If you are a fan of Kevin Smith’s work over the years, there are particular scenes that could resonate with you. My favorite part of the film is when Randall’s movie is in pre-production and they are trying to find the right people for the right roles. This brings out a great number of Kevin Smith’s colleagues, friends, and a few other celebrities who I am quite surprised managed to take time to be in a movie like this. I will not say any names, as I did not know any of these going in, but the audition montage alone was worth the $20 I paid to see this movie. If you are looking for cameos, Smith’s got em. And they are all here!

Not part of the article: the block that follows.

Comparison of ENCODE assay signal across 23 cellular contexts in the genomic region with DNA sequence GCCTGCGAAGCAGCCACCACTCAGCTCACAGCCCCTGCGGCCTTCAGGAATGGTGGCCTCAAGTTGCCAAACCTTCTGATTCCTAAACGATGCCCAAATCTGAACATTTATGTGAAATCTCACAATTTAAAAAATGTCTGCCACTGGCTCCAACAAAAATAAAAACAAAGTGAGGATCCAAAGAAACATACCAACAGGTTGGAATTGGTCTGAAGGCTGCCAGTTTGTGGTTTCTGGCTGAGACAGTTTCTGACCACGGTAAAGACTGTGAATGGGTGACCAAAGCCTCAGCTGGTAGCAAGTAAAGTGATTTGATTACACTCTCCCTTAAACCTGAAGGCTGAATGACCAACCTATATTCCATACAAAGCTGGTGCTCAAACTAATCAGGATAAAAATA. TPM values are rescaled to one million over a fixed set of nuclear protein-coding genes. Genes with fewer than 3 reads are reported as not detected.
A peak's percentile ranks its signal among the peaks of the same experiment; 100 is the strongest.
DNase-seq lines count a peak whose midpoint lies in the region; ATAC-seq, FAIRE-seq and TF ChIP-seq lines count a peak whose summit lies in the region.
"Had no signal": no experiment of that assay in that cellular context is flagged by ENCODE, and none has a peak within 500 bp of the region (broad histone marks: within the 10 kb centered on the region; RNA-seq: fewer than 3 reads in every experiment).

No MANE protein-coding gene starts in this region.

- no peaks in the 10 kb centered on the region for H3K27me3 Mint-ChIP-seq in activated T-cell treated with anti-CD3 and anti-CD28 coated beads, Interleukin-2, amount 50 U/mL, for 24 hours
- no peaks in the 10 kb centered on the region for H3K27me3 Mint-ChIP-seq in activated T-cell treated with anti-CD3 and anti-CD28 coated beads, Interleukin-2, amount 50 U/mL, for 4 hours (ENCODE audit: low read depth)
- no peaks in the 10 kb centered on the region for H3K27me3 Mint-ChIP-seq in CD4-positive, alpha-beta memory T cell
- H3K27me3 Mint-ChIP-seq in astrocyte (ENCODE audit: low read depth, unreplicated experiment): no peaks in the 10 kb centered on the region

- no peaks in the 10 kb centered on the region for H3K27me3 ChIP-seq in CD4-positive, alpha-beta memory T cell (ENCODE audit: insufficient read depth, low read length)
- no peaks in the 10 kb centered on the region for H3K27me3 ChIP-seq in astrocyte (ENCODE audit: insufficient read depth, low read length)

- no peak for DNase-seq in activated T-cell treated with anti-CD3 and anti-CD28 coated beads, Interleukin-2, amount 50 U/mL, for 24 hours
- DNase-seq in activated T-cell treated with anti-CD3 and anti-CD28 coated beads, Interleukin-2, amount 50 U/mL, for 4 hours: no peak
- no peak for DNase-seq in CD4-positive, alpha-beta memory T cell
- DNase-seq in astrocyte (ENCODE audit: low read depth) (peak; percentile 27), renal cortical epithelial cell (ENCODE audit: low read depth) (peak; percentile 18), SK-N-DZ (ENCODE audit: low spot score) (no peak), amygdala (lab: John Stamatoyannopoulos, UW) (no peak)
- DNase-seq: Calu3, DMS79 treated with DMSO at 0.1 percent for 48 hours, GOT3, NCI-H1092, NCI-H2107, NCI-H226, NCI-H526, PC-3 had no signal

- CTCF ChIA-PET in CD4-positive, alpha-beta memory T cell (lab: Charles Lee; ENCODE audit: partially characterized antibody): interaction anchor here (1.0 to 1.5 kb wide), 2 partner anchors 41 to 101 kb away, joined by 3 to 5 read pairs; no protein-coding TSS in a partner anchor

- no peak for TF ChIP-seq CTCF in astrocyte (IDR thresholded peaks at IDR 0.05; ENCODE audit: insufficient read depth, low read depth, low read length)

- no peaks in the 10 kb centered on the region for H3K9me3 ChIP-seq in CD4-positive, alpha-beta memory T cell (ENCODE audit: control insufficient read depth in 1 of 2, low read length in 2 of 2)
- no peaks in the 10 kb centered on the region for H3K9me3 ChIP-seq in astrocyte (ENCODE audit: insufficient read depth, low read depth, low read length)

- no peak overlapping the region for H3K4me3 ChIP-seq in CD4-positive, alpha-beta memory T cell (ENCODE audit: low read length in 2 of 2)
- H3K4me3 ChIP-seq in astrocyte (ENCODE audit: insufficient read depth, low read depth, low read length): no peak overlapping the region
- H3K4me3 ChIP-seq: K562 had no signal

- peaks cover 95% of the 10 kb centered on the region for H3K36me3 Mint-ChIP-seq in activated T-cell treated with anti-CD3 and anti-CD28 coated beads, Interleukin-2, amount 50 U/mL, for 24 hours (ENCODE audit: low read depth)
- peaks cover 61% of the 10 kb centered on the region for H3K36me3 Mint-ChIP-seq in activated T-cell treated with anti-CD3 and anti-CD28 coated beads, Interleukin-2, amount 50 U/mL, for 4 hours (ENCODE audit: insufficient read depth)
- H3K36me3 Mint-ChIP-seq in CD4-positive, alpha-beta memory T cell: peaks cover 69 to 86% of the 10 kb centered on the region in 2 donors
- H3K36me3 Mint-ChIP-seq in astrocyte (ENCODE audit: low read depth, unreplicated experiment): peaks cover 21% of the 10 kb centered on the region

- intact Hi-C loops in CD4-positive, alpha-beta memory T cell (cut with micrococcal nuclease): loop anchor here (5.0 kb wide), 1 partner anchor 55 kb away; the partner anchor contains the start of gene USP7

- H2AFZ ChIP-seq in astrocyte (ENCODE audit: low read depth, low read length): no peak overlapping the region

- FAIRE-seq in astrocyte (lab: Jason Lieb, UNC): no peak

Although there is one big name in this movie that I would like to reveal, and that is Amy Sedaris (At Home with Amy Sedaris, Unbreakable Kimmy Schmidt). Amy Sedaris not only plays a cardiothorasic surgeon, she kills the part in every way. Every line out of Amy Sedaris is delivered with a sprinkle of flair and I cannot see anyone else playing this part except for her. Also, there is a particular exchange between her and Randall that caught my attention. For those of you who remember “The Martian,” there is a scene featuring Sean Bean of “Lord of the Rings” fame, and his character has to explain what Project Elrond is to a group of people. To those who do not know, Project Elrond is the secret meeting in “Lord of the Rings.” Attentive “Star Wars” fans, most notably those who are familiar with “The Mandalorian,” may be able to notice a reversal of this in “Clerks III.”